Oklahoma emergency officials said five people died after a tornado touched down at 12:18 a.m. Sunday in and around the northwest Oklahoma town of Woodward, the high winds damaging homes, toppling trees and downing power lines in that area about 140 miles northwest of Oklahoma City. The brunt of the damage was reported on the west side of the town of about 12,000 and its outskirts, where search teams scoured the rubble for hours for any still trapped or injured.
Storms also were reported in Kansas, Iowa and Nebraska as a severe storm system raked its way across the nation's midsection Saturday and Sunday. Lightning, large hail and heavy downpours accompanied the system.
Oklahoma Department of Emergency Management spokeswoman Keli Cain said the state medical examiner's office confirmed five fatalities in the Woodward area early Sunday. She said she didn't know the gender or age of the victims or details of their deaths but several homes were damaged. More than 8,000 customers were without power in the region.
Dave Wallace, chief executive officer of Woodward Regional Hospital, said 29 people, five of the in critical condition, were brought to the hospital for treatment of injuries ranging fractures and serious injuries to cuts and bruises. Three patients have been transferred to other hospitals and four were admitted, he added.
“We transferred them to a hospital with a higher level of care,” Wallace said. “We're not a trauma center.”
A deputy director in Cain's office, Michelann Ooten, told AP that emergency crews remained very much in search and rescue mode at first light, hours after they began operations in darkness.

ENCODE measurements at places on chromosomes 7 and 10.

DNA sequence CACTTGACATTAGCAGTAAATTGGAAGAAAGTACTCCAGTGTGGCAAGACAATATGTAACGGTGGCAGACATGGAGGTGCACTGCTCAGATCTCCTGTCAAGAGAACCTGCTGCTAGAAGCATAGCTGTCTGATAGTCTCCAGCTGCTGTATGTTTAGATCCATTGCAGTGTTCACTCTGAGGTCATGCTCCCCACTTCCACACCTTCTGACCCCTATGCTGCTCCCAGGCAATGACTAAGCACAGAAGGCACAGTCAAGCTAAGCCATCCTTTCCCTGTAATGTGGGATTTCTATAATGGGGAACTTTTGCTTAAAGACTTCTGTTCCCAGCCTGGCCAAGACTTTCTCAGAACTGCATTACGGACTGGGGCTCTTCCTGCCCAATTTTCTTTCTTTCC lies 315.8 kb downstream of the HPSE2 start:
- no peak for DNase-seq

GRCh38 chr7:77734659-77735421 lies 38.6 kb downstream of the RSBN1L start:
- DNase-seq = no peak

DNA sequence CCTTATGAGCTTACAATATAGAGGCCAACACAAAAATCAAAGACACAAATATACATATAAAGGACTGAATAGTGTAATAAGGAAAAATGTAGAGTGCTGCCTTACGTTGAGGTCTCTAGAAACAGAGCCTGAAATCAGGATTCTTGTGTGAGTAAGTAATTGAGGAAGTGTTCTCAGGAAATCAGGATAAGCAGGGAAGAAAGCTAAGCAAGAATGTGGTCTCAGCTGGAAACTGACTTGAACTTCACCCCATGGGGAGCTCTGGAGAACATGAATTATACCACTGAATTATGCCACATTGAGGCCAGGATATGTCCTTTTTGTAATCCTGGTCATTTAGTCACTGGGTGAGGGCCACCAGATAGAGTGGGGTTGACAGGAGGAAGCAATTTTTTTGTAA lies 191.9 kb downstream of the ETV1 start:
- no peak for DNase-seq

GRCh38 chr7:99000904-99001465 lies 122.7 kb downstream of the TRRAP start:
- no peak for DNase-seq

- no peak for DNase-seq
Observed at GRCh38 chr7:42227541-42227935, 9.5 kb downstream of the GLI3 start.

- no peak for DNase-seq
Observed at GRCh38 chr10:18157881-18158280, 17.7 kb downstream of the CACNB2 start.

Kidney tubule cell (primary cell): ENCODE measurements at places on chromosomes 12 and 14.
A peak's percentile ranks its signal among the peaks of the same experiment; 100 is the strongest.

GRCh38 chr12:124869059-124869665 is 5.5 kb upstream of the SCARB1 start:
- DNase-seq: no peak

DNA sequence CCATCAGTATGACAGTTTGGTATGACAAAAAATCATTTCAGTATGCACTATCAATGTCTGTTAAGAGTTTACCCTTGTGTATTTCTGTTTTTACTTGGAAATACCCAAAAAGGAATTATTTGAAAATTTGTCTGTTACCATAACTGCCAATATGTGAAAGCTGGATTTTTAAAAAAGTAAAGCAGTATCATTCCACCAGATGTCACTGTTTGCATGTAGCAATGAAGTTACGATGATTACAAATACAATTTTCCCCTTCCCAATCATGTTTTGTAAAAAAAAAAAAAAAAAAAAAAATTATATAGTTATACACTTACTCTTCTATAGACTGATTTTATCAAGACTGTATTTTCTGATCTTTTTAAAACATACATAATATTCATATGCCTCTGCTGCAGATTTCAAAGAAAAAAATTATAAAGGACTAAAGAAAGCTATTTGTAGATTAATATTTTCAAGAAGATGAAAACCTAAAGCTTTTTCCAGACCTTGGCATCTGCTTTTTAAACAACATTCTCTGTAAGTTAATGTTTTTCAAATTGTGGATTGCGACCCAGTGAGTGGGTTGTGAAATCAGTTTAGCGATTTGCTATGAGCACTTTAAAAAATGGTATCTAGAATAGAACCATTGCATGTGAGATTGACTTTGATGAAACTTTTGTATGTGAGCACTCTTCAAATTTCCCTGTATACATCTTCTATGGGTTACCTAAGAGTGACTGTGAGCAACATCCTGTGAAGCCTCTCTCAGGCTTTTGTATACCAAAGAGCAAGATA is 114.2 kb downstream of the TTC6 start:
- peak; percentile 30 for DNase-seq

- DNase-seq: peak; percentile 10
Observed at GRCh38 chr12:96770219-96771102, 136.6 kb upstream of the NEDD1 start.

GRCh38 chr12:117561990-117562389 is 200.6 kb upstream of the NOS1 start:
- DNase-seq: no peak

“They're still going door to door and in some cases there are piles of rubble and they are having to sift through the rubble,” she told AP. “They are trying to identify if anyone is still in there, trying to account for everyone.”
The Storm Prediction Center in Norman, Okla., which specializes in tornado forecasting, had warned of a “high-end, life-threatening event” nearly two days before the bad weather hit. It was just the second time in U.S. history that the center issued a high-risk warning more than 24 hours in advance. The first was in April 2006, when nearly 100 tornadoes tore across the southeastern U.S., killing a dozen people and damaging more than 1,000 homes in Tennessee.
National Weather Service forecasters also had issued somber outlooks that the worst of the weather in the Midwest and Plains would hit in the nighttime hours, predicting that conditions were right for exceptionally strong tornadoes. Emergency management officials had worried most about what would happen if potent storms hit when people were sleeping, not paying attention to weather reports and unlikely to hear warning sirens.